Methods of baiting deer have some on opposite sides
TribLIVE Sports Videos
These are two groups headed in opposite directions.
The Pennsylvania Game Commission — concerned about “unnaturally” concentrating deer at a time when chronic wasting disease is spreading across the country — has discussed the idea of banning the use of urine-based scents.
At the same time, a dozen state lawmakers have signed a bill that would legalize baiting statewide. Currently, that's legal only in certain parts of southeastern Pennsylvania, where it's being used in hopes it will bring lots of deer together at one place.
The urine issue got a lot of attention last month. Game Commission veterinarian Walt Cottrell told commissioners the urine used in those products comes from deer farms, one of the prime sources of wasting disease.
Given that, he suggested the board might want to ban its use.
The board's going to at least explore the idea. Commissioner Jay Delaney of Luzerne County wants staff to determine the feasibility of enacting regulations that would prohibit the use of urine-based attractants by deer hunters. Specifically, he's asked staff to figure out whether a ban might work to protect deer and, just as importanty, whether the commission could even enforce it.
A report is due when the board holds its next work group meeting April 1.
The idea of legalizing baiting, meanwhile, is being touted most vigorously by Rep. Gary Haluska, a Cambria County Democrat and minority chairman of the House game and fisheries committee. House Bill 679 would legalize “any shelled or eared corn used as an enticement for wildlife or bait for game.”
He said the bill is a common sense one. Currently, if a hunter sets up 50 yards from a field of standing corn — counting on that crop to draw deer — he's not considered to be hunting over bait. If he puts shelled corn on the ground 50 yards away and sets up in the same stand, that's baiting and he could be fined, he said.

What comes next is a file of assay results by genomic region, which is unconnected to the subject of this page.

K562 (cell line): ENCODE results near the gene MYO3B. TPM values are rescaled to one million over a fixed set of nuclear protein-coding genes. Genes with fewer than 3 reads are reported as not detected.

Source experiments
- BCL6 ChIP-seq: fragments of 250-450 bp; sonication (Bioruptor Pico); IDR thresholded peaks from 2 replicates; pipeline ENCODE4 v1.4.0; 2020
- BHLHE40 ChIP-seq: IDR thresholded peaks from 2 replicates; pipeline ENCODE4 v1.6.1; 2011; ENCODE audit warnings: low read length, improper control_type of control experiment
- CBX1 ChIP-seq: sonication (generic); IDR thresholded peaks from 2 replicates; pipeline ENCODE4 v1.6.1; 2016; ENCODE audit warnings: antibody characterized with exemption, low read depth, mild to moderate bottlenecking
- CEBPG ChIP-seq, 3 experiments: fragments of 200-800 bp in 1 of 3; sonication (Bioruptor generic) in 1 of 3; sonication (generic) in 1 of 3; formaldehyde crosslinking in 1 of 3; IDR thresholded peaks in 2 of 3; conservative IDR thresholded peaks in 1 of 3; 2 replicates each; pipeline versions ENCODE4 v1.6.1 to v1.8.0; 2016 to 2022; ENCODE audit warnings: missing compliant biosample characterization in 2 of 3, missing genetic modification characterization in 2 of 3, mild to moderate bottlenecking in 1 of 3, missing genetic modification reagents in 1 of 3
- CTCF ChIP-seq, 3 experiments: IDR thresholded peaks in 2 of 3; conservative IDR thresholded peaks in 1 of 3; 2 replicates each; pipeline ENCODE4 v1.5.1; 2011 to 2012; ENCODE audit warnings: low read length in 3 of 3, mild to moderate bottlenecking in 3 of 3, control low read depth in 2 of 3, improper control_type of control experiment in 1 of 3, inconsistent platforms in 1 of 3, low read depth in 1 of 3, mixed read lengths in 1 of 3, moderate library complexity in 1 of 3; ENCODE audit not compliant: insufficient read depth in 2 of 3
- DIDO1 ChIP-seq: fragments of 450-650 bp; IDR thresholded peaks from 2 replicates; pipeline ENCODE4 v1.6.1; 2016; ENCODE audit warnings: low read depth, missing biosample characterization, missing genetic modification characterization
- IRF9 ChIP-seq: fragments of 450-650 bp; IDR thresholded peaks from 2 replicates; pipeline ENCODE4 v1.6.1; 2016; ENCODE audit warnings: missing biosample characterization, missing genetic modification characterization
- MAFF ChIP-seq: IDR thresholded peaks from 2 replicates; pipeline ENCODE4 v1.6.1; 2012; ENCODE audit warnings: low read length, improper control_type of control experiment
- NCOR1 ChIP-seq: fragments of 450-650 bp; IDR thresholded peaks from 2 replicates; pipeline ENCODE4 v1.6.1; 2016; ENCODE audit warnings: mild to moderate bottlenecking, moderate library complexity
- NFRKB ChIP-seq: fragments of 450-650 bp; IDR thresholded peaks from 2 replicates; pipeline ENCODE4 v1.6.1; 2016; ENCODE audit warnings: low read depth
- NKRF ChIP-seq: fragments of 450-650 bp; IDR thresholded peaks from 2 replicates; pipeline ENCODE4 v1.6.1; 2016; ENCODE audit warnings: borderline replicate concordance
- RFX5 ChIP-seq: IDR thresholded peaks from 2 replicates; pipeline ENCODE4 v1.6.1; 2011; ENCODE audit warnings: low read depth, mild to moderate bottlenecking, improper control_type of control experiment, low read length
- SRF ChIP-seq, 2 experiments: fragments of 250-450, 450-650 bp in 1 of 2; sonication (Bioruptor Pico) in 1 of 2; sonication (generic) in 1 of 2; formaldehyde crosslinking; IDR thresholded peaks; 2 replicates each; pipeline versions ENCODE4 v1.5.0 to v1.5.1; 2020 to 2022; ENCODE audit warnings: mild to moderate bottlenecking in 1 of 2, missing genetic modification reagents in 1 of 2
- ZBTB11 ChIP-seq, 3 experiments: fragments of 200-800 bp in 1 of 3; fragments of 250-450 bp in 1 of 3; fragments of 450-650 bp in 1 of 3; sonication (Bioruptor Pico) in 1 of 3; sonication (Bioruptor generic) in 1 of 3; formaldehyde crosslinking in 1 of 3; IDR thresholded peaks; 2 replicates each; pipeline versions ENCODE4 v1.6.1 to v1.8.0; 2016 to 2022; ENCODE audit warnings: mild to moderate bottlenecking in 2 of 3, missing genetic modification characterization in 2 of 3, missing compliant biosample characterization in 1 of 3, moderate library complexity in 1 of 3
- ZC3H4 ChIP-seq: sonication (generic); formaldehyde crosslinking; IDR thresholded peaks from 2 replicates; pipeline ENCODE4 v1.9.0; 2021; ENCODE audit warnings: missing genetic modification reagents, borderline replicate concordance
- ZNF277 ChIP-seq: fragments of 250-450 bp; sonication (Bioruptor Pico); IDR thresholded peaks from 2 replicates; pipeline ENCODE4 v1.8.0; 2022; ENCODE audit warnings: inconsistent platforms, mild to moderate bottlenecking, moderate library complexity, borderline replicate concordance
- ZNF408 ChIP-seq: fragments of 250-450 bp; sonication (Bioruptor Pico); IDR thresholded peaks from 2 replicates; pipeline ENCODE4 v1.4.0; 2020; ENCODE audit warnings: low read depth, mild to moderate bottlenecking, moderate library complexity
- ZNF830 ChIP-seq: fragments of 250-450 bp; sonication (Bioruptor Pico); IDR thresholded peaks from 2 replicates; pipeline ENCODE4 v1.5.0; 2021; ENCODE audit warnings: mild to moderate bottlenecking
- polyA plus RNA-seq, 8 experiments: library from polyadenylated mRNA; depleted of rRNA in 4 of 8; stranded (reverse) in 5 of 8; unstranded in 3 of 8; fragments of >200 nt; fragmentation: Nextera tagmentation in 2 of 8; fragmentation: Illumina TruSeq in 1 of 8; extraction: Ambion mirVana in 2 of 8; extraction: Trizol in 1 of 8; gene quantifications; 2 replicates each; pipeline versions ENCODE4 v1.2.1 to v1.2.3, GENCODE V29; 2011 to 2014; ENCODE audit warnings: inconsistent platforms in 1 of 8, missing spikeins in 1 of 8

That doesn't make a lot of sense, said Haluska, who said he and friends have hunted over bait in Ohio, where the practice is legal in places.
“It's crazy to even worry about it. I just don't see the need to make it illegal. If there's corn in an area, and you're hunting near it, so what?” Haluska said.
The bill has been referred to the House game and fisheries committee for review.
“I don't know if we can get this to run right now, but we're going to try,” Haluska said.
Show commenting policy
TribLive commenting policy
You are solely responsible for your comments and by using TribLive.com you agree to our Terms of Service.
We moderate comments. Our goal is to provide substantive commentary for a general readership. By screening submissions, we provide a space where readers can share intelligent and informed commentary that enhances the quality of our news and information.
While most comments will be posted if they are on-topic and not abusive, moderating decisions are subjective. We will make them as carefully and consistently as we can. Because of the volume of reader comments, we cannot review individual moderation decisions with readers.
We value thoughtful comments representing a range of views that make their point quickly and politely. We make an effort to protect discussions from repeated comments either by the same reader or different readers.
We follow the same standards for taste as the daily newspaper. A few things we won't tolerate: personal attacks, obscenity, vulgarity, profanity (including expletives and letters followed by dashes), commercial promotion, impersonations, incoherence, proselytizing and SHOUTING. Don't include URLs to Web sites.
We do not edit comments. They are either approved or deleted. We reserve the right to edit a comment that is quoted or excerpted in an article. In this case, we may fix spelling and punctuation.
We welcome strong opinions and criticism of our work, but we don't want comments to become bogged down with discussions of our policies and we will moderate accordingly.
We appreciate it when readers and people quoted in articles or blog posts point out errors of fact or emphasis and will investigate all assertions. But these suggestions should be sent via e-mail. To avoid distracting other readers, we won't publish comments that suggest a correction. Instead, corrections will be made in a blog post or in an article.
- Experts call for deer hunters to step up game
- Coyotes proliferate despite year-round hunting
- Musky program achieves new standards
- Most cities likely to host coyote populations
- Frye: County’s sport, travel and outdoors show lacked crowds
- Outdoors notebook: Study of stocked pheasants set for fall
- Outdoor notices: Feb. 1, 2015
- Frye: Looking at bait vs. lures, their affect on fish
- Frye: Deer seasons and game lands